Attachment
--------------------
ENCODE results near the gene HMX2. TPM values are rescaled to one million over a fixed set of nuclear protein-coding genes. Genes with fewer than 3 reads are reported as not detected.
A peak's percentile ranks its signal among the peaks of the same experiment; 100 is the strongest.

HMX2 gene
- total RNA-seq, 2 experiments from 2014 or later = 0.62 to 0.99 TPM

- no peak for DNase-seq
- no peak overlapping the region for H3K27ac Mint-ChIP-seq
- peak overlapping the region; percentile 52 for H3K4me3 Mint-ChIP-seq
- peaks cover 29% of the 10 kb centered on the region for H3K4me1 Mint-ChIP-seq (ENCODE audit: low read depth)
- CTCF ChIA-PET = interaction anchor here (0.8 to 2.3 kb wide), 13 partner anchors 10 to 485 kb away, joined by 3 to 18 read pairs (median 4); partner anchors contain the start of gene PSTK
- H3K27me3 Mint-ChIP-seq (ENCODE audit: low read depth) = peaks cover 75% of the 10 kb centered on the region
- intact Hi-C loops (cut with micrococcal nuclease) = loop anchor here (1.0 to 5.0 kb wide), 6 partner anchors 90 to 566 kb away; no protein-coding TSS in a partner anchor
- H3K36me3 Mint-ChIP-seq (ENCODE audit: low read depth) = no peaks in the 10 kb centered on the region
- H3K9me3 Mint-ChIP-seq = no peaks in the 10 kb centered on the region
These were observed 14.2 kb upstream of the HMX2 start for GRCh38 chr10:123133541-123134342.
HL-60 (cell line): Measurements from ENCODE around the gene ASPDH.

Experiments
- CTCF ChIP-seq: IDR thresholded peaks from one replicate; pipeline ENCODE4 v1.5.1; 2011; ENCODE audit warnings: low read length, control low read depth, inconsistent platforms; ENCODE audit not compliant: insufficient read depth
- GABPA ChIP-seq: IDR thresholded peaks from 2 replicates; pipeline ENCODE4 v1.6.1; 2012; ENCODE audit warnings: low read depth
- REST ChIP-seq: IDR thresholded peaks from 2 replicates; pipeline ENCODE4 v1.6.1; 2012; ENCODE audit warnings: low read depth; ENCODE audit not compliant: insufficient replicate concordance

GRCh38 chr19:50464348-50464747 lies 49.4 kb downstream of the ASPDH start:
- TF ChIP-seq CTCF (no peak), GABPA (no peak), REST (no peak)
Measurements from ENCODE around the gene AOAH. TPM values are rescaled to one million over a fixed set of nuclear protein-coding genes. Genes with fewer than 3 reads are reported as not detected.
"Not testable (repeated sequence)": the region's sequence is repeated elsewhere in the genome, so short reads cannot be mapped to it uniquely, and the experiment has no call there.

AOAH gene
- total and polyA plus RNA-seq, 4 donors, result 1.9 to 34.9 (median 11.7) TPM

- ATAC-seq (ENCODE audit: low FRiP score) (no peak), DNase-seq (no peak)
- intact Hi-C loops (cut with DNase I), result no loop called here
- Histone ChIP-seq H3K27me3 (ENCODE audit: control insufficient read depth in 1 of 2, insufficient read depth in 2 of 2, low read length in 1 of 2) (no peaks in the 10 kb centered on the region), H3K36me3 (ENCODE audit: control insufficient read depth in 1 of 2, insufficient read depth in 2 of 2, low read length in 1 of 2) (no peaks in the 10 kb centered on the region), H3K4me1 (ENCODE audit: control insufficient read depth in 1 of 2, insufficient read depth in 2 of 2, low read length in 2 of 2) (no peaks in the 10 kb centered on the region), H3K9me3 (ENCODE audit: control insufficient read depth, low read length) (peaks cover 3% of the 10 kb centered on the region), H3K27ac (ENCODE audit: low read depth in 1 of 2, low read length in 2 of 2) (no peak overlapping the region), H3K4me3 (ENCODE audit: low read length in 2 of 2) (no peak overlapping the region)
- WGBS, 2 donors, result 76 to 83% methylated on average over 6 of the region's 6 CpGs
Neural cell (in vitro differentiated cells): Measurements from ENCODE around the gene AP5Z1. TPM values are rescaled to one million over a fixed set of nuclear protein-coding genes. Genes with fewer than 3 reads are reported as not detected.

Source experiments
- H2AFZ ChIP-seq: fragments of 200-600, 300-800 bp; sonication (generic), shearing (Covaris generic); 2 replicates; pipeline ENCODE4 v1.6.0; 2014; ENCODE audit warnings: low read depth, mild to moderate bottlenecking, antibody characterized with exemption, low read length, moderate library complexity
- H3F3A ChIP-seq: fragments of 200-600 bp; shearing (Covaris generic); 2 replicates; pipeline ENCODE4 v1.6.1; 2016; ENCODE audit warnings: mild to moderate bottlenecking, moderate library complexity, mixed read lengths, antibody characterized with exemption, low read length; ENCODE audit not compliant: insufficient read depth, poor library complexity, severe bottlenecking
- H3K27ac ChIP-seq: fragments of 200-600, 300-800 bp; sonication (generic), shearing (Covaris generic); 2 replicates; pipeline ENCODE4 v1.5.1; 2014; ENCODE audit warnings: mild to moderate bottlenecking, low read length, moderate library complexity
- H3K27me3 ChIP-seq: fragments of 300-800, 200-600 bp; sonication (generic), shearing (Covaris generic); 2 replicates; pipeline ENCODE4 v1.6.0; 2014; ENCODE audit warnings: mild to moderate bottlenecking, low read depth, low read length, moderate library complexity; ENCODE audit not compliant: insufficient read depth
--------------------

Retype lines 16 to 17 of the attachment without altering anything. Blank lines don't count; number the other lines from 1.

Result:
Experiments
- CTCF ChIP-seq: IDR thresholded peaks from one replicate; pipeline ENCODE4 v1.5.1; 2011; ENCODE audit warnings: low read length, control low read depth, inconsistent platforms; ENCODE audit not compliant: insufficient read depth